With all due respect, gluten sensitivity varies. Some people have Celiac Disease proven by biopsy.....and if a gluten sensitive person hasn't been eating it steadily for the weeks before the test, the biopsy may come back negative.

A biopsy will only prove overt Celiac Disease whereas a diagnosis of gluten sensitivity is quite different. The symptoms of gluten sensitivity are manifesting themselves and by removing gluten from the diet there is a direct correlation of better health because of the removal. It is not this cut and dry thing where someone just has a biopsy and if it is negative they don't have gluten sensitivity.

cjmcp1361394999.631587 PostsRegistered 12/23/2004Texas
On 2/20/2013 chrystaltree said:

As far as I know, there are no healthy benefits to eliminating or limiting gluten from your diet if gluten isn't a problem.

Read the book "Wheat Belly". You just might change your tune.

violann1361395231.76312703 PostsRegistered 12/12/2004
From what I have read and heard, more people go undiagnosed than those who are false positives.Last edited on 2/20/2013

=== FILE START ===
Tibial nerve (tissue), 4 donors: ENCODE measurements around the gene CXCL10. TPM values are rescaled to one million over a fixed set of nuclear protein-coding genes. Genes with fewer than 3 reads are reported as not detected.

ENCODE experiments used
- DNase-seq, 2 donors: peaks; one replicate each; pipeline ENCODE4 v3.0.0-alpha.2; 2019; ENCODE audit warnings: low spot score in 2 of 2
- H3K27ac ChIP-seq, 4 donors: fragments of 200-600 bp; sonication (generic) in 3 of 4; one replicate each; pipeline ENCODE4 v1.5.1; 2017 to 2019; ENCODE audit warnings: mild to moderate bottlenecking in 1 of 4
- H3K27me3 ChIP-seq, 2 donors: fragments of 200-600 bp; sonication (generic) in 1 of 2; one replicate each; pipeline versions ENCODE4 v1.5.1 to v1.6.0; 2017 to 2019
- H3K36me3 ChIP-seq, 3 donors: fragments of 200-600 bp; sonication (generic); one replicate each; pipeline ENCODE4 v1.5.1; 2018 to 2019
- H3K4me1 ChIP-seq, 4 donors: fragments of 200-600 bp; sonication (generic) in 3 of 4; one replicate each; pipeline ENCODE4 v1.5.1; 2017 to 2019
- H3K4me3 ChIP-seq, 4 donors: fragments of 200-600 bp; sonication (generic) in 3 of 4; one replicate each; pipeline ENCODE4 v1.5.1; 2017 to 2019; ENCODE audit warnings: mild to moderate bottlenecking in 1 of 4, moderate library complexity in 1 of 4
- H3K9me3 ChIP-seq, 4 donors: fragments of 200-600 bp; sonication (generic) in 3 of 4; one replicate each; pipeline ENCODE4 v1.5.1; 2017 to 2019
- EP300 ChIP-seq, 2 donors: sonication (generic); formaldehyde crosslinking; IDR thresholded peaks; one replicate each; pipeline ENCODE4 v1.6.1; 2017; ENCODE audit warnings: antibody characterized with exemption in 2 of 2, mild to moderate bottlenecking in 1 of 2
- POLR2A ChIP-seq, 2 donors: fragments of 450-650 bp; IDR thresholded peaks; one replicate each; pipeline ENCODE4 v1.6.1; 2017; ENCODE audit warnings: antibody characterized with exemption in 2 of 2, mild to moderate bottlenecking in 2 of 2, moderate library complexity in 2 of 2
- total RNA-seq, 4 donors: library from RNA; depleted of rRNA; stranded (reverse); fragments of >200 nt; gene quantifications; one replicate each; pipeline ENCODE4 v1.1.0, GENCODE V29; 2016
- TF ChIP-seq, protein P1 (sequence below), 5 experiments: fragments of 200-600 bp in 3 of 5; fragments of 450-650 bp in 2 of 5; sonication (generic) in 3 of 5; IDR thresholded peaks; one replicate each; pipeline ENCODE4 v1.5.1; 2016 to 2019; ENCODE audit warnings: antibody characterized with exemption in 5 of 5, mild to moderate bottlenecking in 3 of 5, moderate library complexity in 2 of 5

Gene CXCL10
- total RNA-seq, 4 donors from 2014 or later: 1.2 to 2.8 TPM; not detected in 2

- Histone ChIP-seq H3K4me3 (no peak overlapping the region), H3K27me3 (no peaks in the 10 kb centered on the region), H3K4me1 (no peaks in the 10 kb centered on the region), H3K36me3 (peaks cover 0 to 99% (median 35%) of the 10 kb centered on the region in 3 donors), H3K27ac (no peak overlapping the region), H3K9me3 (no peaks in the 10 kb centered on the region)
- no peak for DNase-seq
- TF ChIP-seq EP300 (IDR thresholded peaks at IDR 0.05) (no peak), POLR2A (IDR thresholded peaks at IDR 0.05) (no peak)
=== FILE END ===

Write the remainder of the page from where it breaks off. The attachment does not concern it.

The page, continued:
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I didn't come here to argue.- Peg Bracken

Buttercups1361396177.2274093 PostsRegistered 5/15/2007

For those interested in how CD is diagnosed, this blog is very good. She points out that there is no 100% foolproof test. In the other blog listed at the bottom on genetic testing for CD, she says that CD is now presenting later in life so it can develop over time and the triggers are unclear but could include infection or pregnancy.

http://consults.blogs.nytimes.com/2010/01/12/confirming-a-diagnosis-of-celiac-disease/

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I'm appalled, appalled to find that sanctimony is going on here.

The Bird1361398694.9271809 PostsRegistered 3/17/2007